Mice and rats are rodents that people often confuse. But even though both these rodents live in the wild and sometimes in our homes, it is worthwhile learning to distinguish them. So, knowing the difference between mice and rats will be helpful, especially if you suspect a rodent infestation in your home, as these two rodents can pose different threats to your family. So, do mice turn into rats, and if so, what can you do if either invades your home?
Mice and Rats Are Two Different Species
Mice do not turn into rats. Although mice and rats share common features and are sometimes confused with being one or the other, they are two different kinds of animals. These two species are not even able to crossbreed. Both are rodents, but according to Bobby Corrigan, a rodentologist, comparing mice and rats is like comparing a house cat with a mountain lion.
Differentiating Between Mice and Rats
If you can take a close look at a mouse or rat, you will quickly be able to tell their differences. The primary distinguishing feature between these two species is their size. Mice are usually three to four inches long, with tails two to four inches long. Rats are much bigger, usually five to 10 inches long, with five to nine-inch long tails.
Mice fall into the small rodent category, while rats fit into the category of medium-sized rodents. Their tails are another good tell sign. Mice have thinner and smaller tails, while rats have thicker and longer tails. Finally, if you are uncertain whether you have rats or mice in your home, you can tell by their droppings. Due to their size, mice droppings are thinner and smaller than the longer and thicker rat droppings.
Could You Confuse a Baby Rat With an Adult Mouse?
Although you may think baby rats and adult mice may look similar, they are not. Even when they are babies, baby rats are still likely to be double the size of adult mice. Baby rats are also known to have oversized heads and hind feet which they grow into. This would be a strong tell sign as a mouse’s head and hind feet are proportionate to their bodies.
Identifying a Rat
Rats come in a range of colors. Some are white, but most rats are neutral colors like browns, reds, greys, and blacks. These animals are usually five to 10 inches in size and have five to nine inches long tails. With most rats, their tails are longer than their bodies. Rats are also known to have relatively long ears and small beady eyes. Their eyes are often black or red, and their tails are long, thick, and usually hairless. They use their tails to assist them in grip when climbing. Rats have long noses, with some being blunt or pointed, but this depends on the species.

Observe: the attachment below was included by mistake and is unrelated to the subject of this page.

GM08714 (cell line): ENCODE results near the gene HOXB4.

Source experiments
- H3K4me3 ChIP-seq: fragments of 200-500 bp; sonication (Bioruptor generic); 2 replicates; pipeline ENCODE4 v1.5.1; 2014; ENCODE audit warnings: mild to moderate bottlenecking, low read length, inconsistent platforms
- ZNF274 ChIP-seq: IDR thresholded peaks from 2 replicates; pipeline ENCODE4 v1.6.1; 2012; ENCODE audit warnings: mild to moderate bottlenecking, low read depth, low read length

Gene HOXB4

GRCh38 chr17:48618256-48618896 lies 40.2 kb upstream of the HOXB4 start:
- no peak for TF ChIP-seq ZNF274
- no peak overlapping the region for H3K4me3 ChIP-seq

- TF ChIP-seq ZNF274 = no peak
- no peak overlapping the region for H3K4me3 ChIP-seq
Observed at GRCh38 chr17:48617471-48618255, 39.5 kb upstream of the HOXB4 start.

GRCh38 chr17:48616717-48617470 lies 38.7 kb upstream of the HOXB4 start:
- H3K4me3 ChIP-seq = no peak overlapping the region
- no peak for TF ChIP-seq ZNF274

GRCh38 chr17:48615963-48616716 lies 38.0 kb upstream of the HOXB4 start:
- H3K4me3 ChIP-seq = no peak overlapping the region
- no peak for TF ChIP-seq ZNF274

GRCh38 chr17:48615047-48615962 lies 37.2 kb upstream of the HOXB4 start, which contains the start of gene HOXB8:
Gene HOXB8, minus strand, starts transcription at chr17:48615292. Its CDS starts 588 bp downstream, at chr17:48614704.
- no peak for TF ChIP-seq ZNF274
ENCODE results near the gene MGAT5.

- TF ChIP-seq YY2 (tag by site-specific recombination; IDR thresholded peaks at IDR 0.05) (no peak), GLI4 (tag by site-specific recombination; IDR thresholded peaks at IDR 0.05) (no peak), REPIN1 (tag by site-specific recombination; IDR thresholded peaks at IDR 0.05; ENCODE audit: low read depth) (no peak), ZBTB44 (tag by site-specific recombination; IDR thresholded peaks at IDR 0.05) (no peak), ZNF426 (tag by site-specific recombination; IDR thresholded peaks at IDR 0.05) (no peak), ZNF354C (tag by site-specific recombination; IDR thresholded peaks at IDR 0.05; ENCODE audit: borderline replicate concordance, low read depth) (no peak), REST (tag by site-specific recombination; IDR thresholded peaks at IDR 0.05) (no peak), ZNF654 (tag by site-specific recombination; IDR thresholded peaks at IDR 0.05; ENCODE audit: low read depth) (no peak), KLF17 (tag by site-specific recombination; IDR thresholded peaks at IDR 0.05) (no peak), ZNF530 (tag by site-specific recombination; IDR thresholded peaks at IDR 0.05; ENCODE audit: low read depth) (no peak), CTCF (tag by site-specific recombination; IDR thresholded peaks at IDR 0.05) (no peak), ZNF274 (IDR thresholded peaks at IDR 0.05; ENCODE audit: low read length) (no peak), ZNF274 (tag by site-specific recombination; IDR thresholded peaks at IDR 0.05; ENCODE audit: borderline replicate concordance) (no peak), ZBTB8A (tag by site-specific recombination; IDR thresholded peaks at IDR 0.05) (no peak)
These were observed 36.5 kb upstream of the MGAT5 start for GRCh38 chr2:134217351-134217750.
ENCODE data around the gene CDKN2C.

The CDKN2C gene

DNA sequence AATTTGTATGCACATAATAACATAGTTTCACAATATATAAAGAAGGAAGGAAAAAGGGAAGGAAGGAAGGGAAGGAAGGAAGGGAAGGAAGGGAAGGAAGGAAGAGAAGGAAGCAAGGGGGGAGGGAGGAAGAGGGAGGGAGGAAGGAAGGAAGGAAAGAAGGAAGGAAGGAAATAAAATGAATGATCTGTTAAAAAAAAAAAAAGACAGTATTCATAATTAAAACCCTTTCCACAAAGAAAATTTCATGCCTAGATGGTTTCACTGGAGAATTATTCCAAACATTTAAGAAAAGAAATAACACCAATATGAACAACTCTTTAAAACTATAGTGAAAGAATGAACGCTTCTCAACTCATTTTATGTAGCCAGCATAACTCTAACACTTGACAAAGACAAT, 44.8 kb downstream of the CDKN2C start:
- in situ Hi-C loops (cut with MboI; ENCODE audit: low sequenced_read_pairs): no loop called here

Burrows are Signs of Rats in the Home
If you know that rodents are in your home but have not physically seen them, there are signs you can observe to discern the species. For example, some rats create burrows in the ground or straw with entrances of two to three inches wide. These burrows are where rats sleep or store their food. Additionally, rats make holes in walls and flooring. These holes are often two to three inches in diameter but could be larger.
Look For Chew Marks
Typical signs of a rat presence in the home include gnaw and chew marks. Since rats’ teeth never stop growing, they bite and chew on things to maintain their length. For example, rats love chewing and gnawing on plywood, structural woodwork, plastic paneling, frozen ground, and even concrete in a home.
Nests Are Signs of Rats in the Home
You may also find a rat nest in your home. The nest may be at ground level or in an elevated space, like the roof, depending on the rat species. Rats build their nests with a range of materials. Commonly, rats make their nests out of wrapping from food remains, paper, straw, cardboard, rags, or shredded plastic bags.
Odors, Streaks, and Marks
You may also smell an odor or find streaks and marks on walls when rats live in or around your home. These marks are caused by using walls to guide their paths because their eyesight is poor. As they move along walls, they leave smudge marks from dirt on their bodies. Another significant tell sign would be finding droppings. Rats can produce up to 25,000 droppings per year, so you would likely find them in your home if rats are present. Rat droppings are distinctively blunt, black, and are 0.5 to 0.6 inches in size.
Identifying a Mouse
Mouse Colors and Physical Attributes
Mice also come in various colors but are often brown or grey with lighter-colored undersides. Mice are round, have pointed snouts, and have large ears. These rodents are three to four inches long and have tails that are two to four inches long.
Signs Include Chew and Gnawing Marks
If you know that rodents are in your home but have not physically seen them, these signs will help you identify them. Like rats, mice will also leave signs of gnawing and chewing on things around the house. These marks may be rough or smooth, and because mice use the same paths in a home, they leave tracks, smudge marks, and droppings.
Droppings, Urine, and Odors
And, like rats, mice leave a distinctive odor, indicating their presence. Their urine has a strong smell, which mice use to communicate with other mice. If you have an infestation, this smell may become overwhelming. Mice prefer eating seeds and cereals, so you will likely find chew marks and damaged items in your cupboards. Mice droppings are different from those of rats. The droppings are pointed and long while measuring 1/8-1/4 inches long.
Having mice in your home is a risk as their urine can cause allergies in children. Their feces also carry bacteria, and dust contaminated with feces can cause allergies or asthma flare-ups. If you notice any of these symptoms and think you might have a mice infestation, you should seek medical attention.
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